3 Stocks to Fight the Drought
Scott is a member of The Motley Fool Blog Network -- entries represent the personal opinion of the blogger and are not formally edited.
Monsanto (NYSE: MON), Syngenta (NYSE: SYT), and DuPont (NYSE: DD) are all poised to grow as the corn crop shrinks with the drought. Whether or not you're from the Midwest you will soon feel the impact of the worst drought to hit the area since the 1950s. It's had a drastic effect on corn production throughout the Midwest. If you think this is not a big deal, think again. Corn is an ingredient in 75% of grocery store products -- from cereal to candy bars. Corn is also used to feed our tasty livestock. It is the backbone and fuel for America's $83 billion agriculture business. Without corn our system collapses. As a result, food prices are expected to rise this fall and winter.
How do these companies come into play? The corn shortage has resulted in record high prices per bushel as well as soaring corn futures. Corn prices have risen 50% since June and currently only 24% of corn crops in the 18 key producing states are up to consumer standards. This means that in the coming months there will be a growing number of farms attempting to grow large corn crops to take advantage of backed up demand and the huge per bushel price markup.
The problem is, there is no end in sight for the drought. Even with the huge price increases corn farmers would still be hard pressed to justify growing corn with only 24% of each acre being usable. Enter Monsanto, Syngenta, and DuPont, companies that produce chemicals, fertilizers, regular seed, and genetically modified seed, and plant protection products. Below I will compare these companies and come to a Fool's conclusion on the best of the lot.
Monsanto: Monsanto, who for years back partnered with BASF (NASDAQOTH: BASFY.PK) in the development of drought-resistant corn seeds, is the world leader in sales of regular and genetically modified corn. Industry estimates have them number one with a 36-40% market share in seed sales. This is what they do and will likely benefit the most from increased corn seed sales in the coming months. Their genetically modified seeds are developed to produce more consistent yields during times of drought. It is estimated that these new strains of corn will increase yield 10-20%. Monsanto is in the enviable position of providing motivated corn farmers with a product that will allow them to increase yield in the face of drought conditions. With a heavier planting season planned for corn, the increased demand for regular and drought-resistant seed should mean increased sales for Monsanto.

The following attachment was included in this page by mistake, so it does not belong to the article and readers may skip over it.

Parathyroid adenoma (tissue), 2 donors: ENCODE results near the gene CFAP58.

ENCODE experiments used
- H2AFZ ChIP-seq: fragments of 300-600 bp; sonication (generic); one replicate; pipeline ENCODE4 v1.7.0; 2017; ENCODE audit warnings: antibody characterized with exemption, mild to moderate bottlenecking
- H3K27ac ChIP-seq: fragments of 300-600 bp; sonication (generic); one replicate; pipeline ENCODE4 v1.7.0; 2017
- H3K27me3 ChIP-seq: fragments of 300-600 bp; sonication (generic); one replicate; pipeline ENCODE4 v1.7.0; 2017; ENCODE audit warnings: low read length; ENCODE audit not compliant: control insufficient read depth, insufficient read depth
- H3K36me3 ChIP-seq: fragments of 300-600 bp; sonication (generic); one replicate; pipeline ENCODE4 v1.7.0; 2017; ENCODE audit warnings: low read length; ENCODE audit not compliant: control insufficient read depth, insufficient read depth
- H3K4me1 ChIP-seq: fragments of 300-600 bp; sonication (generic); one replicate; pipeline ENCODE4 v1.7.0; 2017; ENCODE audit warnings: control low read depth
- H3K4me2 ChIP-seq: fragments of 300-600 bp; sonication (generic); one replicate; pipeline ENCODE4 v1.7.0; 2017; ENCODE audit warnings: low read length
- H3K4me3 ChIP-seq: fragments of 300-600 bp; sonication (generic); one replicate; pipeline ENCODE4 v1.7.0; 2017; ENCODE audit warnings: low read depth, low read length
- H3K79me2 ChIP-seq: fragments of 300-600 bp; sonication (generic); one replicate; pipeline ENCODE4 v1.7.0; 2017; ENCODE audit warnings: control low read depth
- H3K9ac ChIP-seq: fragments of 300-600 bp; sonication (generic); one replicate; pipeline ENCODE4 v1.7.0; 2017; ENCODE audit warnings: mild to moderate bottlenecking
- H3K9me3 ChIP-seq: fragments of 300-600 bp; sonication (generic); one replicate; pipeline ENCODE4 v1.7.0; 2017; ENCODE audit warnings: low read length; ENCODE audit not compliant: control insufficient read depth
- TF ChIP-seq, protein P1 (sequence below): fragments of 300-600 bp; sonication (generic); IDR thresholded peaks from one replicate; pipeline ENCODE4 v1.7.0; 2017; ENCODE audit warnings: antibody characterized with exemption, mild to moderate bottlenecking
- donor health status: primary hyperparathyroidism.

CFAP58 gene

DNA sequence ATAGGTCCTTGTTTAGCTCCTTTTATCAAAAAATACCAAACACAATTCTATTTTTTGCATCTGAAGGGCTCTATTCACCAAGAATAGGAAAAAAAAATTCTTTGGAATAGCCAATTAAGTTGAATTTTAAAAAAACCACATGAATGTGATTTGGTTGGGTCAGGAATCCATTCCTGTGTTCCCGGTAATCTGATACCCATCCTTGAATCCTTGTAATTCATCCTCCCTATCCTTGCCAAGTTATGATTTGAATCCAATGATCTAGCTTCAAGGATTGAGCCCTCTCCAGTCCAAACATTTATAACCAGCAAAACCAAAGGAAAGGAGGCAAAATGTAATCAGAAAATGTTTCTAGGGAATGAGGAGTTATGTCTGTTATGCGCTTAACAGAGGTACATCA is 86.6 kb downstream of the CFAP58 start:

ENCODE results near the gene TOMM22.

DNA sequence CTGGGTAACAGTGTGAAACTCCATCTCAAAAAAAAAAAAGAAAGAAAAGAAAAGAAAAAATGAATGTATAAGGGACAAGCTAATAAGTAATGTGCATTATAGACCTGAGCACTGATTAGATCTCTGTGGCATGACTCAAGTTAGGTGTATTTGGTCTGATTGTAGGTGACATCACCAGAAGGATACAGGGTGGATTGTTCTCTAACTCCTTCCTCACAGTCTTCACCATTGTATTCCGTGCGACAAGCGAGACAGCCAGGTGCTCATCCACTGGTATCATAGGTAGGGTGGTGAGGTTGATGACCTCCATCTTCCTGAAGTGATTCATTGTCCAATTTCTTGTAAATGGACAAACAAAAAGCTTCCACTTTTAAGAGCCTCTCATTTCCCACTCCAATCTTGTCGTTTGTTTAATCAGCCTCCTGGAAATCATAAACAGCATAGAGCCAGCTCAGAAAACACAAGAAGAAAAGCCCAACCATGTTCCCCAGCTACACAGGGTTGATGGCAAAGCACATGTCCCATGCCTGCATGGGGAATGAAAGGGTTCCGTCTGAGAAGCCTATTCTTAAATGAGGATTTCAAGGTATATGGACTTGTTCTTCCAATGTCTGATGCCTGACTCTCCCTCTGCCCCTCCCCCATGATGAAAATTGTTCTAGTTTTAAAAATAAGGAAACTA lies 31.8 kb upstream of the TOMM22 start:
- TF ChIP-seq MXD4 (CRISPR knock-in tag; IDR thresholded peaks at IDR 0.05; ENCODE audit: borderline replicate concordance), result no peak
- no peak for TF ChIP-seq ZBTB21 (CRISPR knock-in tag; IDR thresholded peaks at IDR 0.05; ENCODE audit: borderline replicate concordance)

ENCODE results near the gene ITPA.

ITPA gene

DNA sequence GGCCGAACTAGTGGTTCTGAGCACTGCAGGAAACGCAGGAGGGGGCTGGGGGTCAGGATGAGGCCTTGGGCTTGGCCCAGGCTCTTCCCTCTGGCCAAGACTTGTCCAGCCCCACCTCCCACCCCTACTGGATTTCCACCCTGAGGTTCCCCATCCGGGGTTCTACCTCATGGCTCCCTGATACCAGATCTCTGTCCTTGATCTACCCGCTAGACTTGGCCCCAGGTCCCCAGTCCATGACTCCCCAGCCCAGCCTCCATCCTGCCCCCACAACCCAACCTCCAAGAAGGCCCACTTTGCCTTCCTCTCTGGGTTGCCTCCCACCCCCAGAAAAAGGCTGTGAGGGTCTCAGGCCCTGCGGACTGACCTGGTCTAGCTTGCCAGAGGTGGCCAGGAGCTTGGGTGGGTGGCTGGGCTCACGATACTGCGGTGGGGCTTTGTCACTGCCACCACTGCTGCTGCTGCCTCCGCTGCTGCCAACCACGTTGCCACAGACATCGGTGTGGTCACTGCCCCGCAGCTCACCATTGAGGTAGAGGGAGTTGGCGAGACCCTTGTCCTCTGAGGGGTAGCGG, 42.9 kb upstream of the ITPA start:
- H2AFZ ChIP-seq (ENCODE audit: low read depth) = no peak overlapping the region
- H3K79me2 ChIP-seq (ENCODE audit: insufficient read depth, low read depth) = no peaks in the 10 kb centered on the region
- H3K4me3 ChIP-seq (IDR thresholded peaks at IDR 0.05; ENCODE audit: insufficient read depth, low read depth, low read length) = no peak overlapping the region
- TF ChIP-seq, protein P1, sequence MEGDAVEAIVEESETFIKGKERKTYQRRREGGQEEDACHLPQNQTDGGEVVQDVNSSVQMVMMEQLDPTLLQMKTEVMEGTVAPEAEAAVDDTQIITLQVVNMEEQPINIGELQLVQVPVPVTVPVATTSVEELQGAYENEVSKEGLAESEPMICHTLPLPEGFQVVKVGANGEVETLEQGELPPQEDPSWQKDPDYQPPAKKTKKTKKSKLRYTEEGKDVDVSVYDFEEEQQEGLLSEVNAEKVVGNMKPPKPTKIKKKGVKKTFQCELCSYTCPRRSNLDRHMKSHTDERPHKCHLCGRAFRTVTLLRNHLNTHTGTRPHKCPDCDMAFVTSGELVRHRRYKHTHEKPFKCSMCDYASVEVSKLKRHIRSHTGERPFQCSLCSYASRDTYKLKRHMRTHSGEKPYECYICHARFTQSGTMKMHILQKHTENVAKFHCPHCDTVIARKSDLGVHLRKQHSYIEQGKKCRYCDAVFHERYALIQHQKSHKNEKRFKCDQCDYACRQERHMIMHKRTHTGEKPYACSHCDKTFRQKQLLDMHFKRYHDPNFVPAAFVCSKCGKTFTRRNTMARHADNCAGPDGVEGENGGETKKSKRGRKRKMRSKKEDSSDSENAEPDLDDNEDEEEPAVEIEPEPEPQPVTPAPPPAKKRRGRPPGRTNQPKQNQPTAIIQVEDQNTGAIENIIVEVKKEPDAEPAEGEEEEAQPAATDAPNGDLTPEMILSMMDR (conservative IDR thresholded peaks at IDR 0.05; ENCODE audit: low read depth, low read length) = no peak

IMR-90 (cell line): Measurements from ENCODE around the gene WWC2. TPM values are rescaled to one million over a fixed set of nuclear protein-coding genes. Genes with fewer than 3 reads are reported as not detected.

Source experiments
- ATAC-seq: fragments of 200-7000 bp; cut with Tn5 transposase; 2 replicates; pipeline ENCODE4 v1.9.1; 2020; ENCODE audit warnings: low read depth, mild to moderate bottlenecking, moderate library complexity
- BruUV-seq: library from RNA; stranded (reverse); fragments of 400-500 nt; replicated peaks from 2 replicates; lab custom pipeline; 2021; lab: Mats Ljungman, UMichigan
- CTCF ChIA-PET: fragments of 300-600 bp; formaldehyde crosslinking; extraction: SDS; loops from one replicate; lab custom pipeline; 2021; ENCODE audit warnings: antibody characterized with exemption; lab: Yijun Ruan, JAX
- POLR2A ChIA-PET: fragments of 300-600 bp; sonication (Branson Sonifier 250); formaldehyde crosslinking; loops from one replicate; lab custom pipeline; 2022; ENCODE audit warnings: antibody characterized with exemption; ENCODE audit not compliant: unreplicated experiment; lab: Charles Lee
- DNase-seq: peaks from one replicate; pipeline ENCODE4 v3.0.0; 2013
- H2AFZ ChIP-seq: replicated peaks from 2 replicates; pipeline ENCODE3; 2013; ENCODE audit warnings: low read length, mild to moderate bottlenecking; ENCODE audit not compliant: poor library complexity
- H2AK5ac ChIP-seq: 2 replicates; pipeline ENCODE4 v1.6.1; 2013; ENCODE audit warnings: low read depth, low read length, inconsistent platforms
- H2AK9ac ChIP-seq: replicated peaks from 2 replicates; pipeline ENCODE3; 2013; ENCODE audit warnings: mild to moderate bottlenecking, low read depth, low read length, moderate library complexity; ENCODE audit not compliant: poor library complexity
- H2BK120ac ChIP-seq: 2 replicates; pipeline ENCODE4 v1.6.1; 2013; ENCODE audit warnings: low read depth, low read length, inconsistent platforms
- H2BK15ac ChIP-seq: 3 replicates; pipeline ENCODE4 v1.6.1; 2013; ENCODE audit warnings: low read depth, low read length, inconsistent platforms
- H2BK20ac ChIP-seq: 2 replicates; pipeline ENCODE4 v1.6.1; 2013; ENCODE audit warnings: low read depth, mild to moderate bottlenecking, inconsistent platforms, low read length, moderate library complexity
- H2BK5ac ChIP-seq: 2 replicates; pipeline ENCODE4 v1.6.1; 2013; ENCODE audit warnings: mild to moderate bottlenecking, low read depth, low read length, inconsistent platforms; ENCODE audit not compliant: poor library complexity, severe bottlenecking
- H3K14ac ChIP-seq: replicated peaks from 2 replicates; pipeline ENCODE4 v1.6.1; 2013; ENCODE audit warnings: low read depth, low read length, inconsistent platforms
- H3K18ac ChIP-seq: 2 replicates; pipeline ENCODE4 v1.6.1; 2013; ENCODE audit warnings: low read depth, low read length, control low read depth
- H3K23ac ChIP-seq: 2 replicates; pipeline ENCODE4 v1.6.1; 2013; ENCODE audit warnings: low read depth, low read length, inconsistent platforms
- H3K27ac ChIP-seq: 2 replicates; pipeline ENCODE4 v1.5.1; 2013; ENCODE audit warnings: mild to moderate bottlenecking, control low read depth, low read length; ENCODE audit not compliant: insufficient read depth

Currently Monsanto is trading at $86.41 with a PE of 21, a dividend yield of 1.4%, and strong potential for growth with seed sales accounting for 66% of revenue . Monsanto has been hovering around $70-$87 a share price for a couple of years, but with the coming surge of seed sales Monsanto has the potential to reach the same $130-$140 a share range it hit between 2008-2009. It has a buy recommendations from TheStreet, Goldman Sachs and Cramer with a target price of $130.
Syngenta: Syngenta is another agriculturally focused company specializing in chemical treatments for pests, weed control, and drought resistance. They also provide farming and water utilization solutions to farms. Like Monsanto they provide a line of drought and heat resistant corn seed through their Agrisure line. Syngenta is number #3 in corn seed sales behind Monsanto and Dupont with a market share between 20-26%. Syngenta also markets a unique product called Invinsa that is a spray-on treatment designed to protect corn from the harsh drought condition. The company claims that the Invinsa line has increased yield by 5% to 15%. Since this product is new, the impact in company revenue is still unknown. Invinsa is expected to generate an estimated $500 million in sales in the coming years.